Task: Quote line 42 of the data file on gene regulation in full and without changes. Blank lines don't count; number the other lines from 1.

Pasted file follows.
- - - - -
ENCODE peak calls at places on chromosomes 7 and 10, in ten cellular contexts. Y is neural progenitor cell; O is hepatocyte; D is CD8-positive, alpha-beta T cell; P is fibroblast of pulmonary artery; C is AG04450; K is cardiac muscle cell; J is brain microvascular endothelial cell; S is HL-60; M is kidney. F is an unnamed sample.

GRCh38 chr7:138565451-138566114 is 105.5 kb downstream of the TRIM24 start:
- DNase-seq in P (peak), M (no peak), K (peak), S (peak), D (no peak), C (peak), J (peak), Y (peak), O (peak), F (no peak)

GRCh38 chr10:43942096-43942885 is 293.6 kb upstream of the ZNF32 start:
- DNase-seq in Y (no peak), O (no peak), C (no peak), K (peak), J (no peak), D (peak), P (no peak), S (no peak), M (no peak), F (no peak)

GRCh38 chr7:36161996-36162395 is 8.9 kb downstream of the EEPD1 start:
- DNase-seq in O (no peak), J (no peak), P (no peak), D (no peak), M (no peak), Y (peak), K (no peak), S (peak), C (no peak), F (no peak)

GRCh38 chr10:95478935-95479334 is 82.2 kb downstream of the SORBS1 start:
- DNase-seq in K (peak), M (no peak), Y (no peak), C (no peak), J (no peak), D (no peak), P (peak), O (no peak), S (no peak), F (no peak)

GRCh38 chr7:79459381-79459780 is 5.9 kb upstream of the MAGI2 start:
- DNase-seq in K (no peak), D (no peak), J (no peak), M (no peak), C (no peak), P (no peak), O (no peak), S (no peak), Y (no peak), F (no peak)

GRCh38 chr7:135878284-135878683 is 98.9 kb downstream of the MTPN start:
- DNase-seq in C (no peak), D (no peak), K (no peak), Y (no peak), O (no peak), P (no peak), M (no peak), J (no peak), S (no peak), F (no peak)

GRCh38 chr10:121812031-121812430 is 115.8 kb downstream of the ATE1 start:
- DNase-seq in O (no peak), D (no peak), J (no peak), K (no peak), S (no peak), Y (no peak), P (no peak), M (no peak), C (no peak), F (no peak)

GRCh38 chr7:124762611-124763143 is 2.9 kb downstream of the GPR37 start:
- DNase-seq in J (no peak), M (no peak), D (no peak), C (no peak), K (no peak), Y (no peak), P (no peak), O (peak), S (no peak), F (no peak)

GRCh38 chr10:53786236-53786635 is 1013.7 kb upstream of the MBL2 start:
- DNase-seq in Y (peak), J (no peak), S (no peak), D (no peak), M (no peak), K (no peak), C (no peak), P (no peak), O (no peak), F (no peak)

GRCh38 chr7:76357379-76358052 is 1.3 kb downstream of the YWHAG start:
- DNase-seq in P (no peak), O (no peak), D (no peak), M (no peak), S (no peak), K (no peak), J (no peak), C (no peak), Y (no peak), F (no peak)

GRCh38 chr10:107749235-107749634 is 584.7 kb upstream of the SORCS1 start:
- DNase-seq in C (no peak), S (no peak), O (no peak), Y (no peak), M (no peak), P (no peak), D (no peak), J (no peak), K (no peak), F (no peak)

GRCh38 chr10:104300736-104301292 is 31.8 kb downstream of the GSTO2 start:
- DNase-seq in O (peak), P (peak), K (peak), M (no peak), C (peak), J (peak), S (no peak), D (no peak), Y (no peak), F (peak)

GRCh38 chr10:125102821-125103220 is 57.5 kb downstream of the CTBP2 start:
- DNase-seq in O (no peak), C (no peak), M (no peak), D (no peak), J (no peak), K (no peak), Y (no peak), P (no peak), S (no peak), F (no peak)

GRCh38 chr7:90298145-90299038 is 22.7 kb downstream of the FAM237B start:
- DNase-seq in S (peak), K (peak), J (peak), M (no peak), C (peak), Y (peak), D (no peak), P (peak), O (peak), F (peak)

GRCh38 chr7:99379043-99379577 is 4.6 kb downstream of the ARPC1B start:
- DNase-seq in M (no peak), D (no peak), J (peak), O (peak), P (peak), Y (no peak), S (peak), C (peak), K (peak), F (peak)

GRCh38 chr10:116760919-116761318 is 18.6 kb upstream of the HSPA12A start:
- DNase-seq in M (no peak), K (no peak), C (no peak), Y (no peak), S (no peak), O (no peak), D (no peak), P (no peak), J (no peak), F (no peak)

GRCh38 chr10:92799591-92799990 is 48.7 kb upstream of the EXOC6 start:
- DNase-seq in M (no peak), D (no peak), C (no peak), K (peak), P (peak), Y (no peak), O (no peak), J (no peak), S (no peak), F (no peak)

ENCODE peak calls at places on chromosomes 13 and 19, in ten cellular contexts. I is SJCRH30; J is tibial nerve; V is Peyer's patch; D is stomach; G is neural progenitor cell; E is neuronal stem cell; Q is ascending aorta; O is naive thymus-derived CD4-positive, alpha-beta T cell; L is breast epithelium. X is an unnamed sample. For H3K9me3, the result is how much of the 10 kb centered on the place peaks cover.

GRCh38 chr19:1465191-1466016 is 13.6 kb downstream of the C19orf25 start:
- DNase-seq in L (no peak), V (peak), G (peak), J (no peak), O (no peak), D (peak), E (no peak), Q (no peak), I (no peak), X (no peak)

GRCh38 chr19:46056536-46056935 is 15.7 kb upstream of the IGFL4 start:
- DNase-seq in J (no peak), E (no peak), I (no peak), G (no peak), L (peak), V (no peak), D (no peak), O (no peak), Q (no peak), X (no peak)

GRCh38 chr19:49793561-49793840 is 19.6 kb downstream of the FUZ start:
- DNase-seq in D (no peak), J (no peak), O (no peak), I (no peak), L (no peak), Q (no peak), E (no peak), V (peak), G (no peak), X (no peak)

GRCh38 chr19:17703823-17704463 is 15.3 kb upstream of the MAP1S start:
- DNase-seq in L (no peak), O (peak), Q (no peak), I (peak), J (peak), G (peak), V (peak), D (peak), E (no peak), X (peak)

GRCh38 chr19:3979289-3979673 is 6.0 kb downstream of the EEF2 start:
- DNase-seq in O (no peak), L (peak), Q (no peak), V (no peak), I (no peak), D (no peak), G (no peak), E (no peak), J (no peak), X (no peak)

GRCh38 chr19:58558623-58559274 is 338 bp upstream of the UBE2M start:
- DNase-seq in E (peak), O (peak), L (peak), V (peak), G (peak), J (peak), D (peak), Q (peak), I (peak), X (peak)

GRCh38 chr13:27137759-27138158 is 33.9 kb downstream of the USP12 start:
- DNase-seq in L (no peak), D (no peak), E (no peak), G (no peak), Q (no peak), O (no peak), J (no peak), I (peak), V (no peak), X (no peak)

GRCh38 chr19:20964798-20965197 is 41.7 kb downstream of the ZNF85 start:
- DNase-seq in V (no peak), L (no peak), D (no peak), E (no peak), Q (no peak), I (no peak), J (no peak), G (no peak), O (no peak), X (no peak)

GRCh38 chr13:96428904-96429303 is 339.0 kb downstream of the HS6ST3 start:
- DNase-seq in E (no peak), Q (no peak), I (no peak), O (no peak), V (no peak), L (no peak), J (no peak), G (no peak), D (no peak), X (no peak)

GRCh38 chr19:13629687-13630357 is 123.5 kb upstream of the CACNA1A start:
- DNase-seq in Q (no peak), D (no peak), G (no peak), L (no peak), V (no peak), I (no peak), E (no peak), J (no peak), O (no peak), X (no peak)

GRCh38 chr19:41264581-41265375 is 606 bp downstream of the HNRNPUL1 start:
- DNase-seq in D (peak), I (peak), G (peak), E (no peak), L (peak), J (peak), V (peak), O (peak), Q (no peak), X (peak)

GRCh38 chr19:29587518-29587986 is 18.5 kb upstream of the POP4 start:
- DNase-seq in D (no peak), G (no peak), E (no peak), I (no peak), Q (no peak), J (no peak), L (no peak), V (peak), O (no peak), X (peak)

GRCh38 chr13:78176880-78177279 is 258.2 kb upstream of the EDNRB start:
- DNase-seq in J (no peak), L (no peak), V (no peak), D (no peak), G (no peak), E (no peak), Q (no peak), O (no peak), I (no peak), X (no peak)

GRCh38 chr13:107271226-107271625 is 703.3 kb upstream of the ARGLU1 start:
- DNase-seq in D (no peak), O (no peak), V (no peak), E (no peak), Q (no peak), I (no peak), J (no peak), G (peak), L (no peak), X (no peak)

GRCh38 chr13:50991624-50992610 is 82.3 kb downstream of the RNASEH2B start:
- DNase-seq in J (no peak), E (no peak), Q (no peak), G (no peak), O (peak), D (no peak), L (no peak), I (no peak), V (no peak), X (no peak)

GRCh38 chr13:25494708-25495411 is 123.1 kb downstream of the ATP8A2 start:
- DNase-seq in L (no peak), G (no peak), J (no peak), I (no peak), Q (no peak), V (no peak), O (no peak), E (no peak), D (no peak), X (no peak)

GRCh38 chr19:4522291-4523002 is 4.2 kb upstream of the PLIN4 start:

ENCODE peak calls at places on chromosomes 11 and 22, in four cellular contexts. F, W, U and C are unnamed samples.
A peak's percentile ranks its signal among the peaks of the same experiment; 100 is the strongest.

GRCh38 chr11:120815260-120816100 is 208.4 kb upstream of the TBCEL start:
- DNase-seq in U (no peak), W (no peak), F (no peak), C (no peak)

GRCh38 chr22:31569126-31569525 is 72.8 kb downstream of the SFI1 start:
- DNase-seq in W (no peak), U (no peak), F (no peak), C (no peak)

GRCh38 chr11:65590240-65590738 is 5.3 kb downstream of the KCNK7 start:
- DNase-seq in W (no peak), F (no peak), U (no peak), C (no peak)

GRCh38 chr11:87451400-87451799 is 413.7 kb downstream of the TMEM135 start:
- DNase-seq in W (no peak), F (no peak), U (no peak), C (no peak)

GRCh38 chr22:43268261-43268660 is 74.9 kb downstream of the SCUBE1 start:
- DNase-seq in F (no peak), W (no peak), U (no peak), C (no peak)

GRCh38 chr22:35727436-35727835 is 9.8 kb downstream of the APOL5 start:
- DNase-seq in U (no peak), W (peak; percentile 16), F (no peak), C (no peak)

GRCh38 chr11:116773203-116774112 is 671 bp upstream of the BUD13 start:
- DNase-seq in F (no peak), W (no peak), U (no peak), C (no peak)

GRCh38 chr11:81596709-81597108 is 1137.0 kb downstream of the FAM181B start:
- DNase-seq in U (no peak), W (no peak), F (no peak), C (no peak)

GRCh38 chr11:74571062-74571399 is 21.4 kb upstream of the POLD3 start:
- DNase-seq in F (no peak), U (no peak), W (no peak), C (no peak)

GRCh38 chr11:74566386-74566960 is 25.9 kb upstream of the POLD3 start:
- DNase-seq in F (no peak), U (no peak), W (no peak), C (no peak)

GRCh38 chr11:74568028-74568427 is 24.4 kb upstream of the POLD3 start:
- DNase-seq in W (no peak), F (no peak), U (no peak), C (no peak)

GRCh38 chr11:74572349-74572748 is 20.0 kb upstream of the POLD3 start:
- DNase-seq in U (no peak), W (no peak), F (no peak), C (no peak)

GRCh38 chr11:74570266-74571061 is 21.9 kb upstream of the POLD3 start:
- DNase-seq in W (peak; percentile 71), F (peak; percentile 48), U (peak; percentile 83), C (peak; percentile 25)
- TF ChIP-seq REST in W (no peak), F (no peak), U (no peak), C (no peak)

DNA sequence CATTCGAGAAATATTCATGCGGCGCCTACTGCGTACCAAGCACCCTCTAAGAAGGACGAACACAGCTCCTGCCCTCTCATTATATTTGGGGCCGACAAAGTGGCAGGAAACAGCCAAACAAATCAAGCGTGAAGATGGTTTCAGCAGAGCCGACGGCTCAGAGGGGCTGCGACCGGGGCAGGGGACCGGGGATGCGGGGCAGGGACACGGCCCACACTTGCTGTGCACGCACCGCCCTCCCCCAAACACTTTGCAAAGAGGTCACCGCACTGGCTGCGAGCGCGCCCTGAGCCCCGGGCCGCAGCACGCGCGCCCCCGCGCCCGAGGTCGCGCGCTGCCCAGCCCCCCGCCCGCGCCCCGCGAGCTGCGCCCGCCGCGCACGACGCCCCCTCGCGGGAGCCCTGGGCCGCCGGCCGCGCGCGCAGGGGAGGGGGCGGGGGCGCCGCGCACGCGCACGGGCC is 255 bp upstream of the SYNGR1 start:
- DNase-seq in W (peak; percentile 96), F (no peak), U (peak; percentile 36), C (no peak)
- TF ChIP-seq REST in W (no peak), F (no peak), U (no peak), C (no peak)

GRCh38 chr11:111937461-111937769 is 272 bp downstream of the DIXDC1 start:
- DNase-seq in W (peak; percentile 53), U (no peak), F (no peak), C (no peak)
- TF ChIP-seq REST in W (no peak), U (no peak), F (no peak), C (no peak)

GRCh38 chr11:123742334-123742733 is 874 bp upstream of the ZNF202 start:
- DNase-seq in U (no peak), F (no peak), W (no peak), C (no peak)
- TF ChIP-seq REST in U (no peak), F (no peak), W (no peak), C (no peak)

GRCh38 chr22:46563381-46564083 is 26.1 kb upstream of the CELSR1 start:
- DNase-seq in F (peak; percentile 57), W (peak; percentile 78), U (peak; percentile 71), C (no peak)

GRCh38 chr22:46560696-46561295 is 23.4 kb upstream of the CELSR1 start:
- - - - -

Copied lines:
- DNase-seq in D (no peak), J (no peak), O (no peak), I (no peak), L (no peak), Q (no peak), E (no peak), V (peak), G (no peak), X (no peak)